Events in Ukraine have impacted African economies and slowed recovery in the post Covid-19 world.
That was the warning from Davina Milenge-Uwella, principal programme coordinator, climate change and green growth department at the African Development Bank Group, who was speaking as part of the Namibia Women in Finance and Insurance Summit.
With the theme ‘Diversity, equality and inclusion’, the conference was attended by insurance professionals from across the continent in a hybrid format.
Ms Milenge-Uwella warned: “Because of the combined effects of the pandemic and war in Ukraine, there is a projected slowdown across the continent in terms of real GDP growth. This is being exacerbated by climate change.
“Africa is the most affected region by climate change, particularly in the agricultural sector, and there is serious food insecurity across the continent.”
She pointed to the figures which show Africa is one of the lowest emitting regions in the world yet stands to be one of the worst affected by climate change. “There is also an issue with climate justice,” she said. “If you look at the numbers, Africa is responsible for about 3% of global emissions but when you look at vulnerable countries globally, most of Africa is included in the list.”
Looking into individual regions and sectors, Ms Milenge-Uwella showed that southern Africa is suffering more than other regions with a projected -6% in real GDP growth this year. It is worse still in tourism in southern Africa, where growth could be at -12%.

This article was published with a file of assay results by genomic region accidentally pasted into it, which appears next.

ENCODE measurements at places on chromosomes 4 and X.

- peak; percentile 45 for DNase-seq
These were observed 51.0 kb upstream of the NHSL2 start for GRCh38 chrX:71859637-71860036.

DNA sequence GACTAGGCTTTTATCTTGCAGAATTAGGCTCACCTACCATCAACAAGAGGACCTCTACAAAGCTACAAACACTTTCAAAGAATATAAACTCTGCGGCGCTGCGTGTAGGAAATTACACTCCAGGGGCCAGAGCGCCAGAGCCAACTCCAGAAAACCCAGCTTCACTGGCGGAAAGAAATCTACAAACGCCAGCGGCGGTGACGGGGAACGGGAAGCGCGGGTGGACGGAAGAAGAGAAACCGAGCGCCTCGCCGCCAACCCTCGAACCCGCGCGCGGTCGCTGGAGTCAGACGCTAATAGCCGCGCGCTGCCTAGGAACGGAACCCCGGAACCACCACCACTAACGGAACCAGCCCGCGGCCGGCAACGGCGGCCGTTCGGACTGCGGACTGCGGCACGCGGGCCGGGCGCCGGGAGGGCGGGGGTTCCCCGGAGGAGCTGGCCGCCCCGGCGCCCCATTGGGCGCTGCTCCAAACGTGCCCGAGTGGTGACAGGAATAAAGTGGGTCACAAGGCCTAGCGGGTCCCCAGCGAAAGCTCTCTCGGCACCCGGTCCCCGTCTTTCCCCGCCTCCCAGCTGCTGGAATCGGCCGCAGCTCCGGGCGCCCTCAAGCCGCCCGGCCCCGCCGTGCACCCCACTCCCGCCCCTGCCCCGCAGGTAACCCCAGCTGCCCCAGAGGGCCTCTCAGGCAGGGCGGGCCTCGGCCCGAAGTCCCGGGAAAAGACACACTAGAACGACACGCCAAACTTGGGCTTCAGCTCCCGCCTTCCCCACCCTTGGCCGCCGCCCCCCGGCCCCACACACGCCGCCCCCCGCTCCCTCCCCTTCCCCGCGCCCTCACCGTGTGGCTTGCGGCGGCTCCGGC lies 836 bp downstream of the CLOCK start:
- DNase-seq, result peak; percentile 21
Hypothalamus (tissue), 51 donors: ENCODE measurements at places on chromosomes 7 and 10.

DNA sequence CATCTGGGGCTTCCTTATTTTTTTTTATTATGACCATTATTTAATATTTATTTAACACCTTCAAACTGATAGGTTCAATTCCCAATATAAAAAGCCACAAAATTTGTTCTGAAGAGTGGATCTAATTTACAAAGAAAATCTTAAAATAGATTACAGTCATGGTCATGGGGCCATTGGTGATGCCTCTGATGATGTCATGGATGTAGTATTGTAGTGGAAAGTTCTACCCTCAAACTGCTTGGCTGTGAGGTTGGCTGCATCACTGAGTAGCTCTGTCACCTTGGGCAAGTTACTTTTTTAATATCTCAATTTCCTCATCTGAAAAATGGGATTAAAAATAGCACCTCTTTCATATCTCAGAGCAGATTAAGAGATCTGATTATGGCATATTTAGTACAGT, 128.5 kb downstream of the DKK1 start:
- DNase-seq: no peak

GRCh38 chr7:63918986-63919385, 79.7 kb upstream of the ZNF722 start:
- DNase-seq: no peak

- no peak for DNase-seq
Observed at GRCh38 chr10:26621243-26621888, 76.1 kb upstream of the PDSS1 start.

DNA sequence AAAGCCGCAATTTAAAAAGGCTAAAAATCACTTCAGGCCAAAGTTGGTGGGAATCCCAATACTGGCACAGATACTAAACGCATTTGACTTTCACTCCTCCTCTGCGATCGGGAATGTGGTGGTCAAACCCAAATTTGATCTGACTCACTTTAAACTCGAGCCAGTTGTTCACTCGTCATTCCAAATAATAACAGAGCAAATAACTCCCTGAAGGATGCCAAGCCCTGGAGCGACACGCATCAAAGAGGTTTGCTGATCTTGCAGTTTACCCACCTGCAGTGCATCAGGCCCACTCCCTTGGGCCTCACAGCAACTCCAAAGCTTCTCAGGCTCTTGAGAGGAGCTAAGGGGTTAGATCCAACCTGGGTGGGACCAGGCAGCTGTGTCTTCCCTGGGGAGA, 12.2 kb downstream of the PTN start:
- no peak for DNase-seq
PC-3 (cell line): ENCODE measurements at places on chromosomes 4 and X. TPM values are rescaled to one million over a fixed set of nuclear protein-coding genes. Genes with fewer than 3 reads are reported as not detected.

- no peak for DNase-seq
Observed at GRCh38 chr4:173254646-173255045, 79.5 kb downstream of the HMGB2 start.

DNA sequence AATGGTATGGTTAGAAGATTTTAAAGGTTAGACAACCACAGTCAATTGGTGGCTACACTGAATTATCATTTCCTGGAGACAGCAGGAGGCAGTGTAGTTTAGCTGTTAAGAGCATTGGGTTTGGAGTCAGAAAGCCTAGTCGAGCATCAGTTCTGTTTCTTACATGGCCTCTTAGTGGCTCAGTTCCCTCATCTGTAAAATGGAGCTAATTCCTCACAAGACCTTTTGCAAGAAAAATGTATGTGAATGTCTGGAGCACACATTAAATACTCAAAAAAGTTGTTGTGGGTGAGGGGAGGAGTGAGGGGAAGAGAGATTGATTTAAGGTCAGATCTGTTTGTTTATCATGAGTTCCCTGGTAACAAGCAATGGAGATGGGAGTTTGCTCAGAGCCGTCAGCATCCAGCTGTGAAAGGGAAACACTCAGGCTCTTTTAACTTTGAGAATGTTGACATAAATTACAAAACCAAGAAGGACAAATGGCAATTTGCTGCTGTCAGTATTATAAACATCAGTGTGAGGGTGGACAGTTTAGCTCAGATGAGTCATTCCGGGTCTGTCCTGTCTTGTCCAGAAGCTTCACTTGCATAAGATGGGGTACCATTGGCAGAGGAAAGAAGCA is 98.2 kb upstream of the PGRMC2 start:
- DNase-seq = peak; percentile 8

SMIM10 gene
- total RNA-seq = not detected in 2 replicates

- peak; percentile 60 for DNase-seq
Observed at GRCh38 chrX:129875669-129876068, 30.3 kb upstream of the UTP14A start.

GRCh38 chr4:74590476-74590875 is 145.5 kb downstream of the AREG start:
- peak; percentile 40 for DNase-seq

However, support is still not sufficient to bridge the growing gap, she said.
“In 2021, Africa had access to US$20bn of the global total of $632bn of climate finance. Meanwhile, adaptation needs for Africa are estimated at US$331bn through 2030.”
Problems facing Africa also include a lack of bankable climate adaptation and mitigation projects in the pipeline. “One of the problems is that these projects are not being presented in a way that meets the requirements of climate finance funds. Ultimately this means that some of the most vulnerable, who are least able to withstand climate shocks, are the ones without access to funding.”
There is also a gap between national development strategies and climate policies, as well as a lack of incentives to attract private finance.
Generally speaking, Ms Milenge-Uwella said: “Women suffer worst in the face of a climate chock and in the face of climate change.”
Her figures reveal that 70% of Africa’s food is grown by women, but only 15% of agricultural land is owned by women and only 5% of agricultural extension services go to African women farmers.
Looking at energy, 290 million women and girls have no access to electricity in Africa and only 17% of women have access to clean fuel technologies for cooking. Added to that, 90% of African women only have informal employment.
All of this makes women more vulnerable to climate change, warned Ms Milenge-Uwella.
Worse still, there is a lack of financial protection for women. She suggested insurers should consider designing financial products to address the financial needs of women in the informal sector. “Women’s limited access to financial resources makes it impossible to access any form of insurance services,” she said, urging the industry to make a change.